May 12, 2013
It was Mother’s Day, so Rita Mergen, of Sedalia, got to choose the family activity. But judging by how much time her daughters — Annalise, 13, and Mimi, 10 — spent at the artistic jewelry-making station, Mergen didn’t have to twist their arms to bring them out to the State Fair Community College campus for “Sedalia Day at the Daum" on Sunday.
And that’s the way the organizers like it.
Formerly dubbed “Bring Mom to the Daum,” “Sedalia Day” “is the same event,” the Daum Museum’s Vicki Weaver said. “We just decided to put the two together — to honor the mothers and bring Sedalia out.”
“It’s up to me today, but they always enjoy it once they get out here, because they get the tours and the docents are so friendly,” said Mergen, who has made it to three of the Daum’s four Mother’s Day events. “And there’s so many different things they’ll find that they like, such as the Chihuly sculpture. Every year we come, it’s different.”
Mergen — who held a flower and sported an artistic brooch made by Mimi — said both her daughters love art, but Annalise is a little more shy about it.
“She loves art, but she’s a little afraid to experiment, so this helps,” Mergen said as she watched Daum volunteer Sherri Osborn help Annalise with a project.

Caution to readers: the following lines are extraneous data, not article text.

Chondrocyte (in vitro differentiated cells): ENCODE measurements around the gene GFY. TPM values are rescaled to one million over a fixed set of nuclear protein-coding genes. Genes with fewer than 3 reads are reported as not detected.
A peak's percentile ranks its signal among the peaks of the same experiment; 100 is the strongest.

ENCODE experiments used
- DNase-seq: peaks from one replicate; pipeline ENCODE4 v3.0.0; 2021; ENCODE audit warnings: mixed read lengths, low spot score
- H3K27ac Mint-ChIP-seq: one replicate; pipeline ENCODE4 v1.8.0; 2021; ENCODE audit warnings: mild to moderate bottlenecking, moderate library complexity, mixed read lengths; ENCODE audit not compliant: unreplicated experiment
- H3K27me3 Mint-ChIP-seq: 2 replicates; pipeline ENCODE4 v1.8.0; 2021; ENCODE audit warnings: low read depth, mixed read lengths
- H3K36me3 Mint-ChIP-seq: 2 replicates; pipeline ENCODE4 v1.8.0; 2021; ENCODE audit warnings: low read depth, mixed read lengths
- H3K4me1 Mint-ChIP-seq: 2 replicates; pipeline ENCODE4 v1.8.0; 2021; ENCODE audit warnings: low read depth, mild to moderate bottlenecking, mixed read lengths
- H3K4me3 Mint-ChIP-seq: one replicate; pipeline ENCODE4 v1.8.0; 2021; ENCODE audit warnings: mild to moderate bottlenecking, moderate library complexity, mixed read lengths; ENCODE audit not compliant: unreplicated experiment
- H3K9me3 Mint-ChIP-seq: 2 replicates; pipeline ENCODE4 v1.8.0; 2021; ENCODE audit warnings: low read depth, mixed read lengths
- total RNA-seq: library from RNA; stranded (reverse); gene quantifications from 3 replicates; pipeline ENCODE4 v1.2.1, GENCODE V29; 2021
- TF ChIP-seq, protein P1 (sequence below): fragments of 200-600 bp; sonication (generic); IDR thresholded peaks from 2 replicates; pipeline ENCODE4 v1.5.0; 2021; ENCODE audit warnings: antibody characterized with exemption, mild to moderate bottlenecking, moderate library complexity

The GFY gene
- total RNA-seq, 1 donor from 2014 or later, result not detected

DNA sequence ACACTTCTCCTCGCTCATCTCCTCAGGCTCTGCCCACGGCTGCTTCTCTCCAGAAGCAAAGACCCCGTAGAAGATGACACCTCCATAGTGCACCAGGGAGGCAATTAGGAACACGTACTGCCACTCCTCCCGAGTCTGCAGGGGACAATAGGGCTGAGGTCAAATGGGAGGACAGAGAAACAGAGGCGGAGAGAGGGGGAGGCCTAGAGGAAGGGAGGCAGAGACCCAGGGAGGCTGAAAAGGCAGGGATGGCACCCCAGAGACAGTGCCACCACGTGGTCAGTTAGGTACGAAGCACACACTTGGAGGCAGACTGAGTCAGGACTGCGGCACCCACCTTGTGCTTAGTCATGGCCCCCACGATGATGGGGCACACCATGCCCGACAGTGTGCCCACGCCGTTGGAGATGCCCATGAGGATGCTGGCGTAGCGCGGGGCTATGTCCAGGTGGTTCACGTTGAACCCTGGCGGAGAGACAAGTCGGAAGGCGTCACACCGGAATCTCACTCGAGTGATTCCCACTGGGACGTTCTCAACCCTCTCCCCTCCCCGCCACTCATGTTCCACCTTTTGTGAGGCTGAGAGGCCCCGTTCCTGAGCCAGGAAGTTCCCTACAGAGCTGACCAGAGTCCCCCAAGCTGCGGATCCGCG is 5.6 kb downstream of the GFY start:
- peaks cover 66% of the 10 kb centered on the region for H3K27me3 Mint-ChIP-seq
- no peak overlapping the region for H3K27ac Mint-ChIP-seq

“Sedalia Day” might be a gateway to a lifelong love of art for the girls.
“They just see so much more outside of the classroom, where they tend to stick with a project,” Mergen said. “Here, they see so much more — the professionals and the college students’ work, too.”
Weaver said Sunday’s turnout was the largest of the four years, and there were almost as many volunteers as there were moms and kids enjoying the free activities. The Smith-Cotton art club provided airbrush tattoos (the “mom and heart” tattoo was a favorite among children of all ages), Joe Armetta provided easy-listening guitar music, Wanda Seward gave basket-weaving demonstrations, Dustin Mothersbaugh drew caricatures, and other volunteers oversaw the stations where kids could make jewelry, Mother’s Day cards and artistic “fortune cookies.”
And, of course, the Daum and Goddard galleries had their fair share of visitors.
“A mother told me it’s her day and this is what she wants to do — to look at the art and enjoy the museum as a family,” Weaver said. “And that’s the main thing we wanted to do with this event.”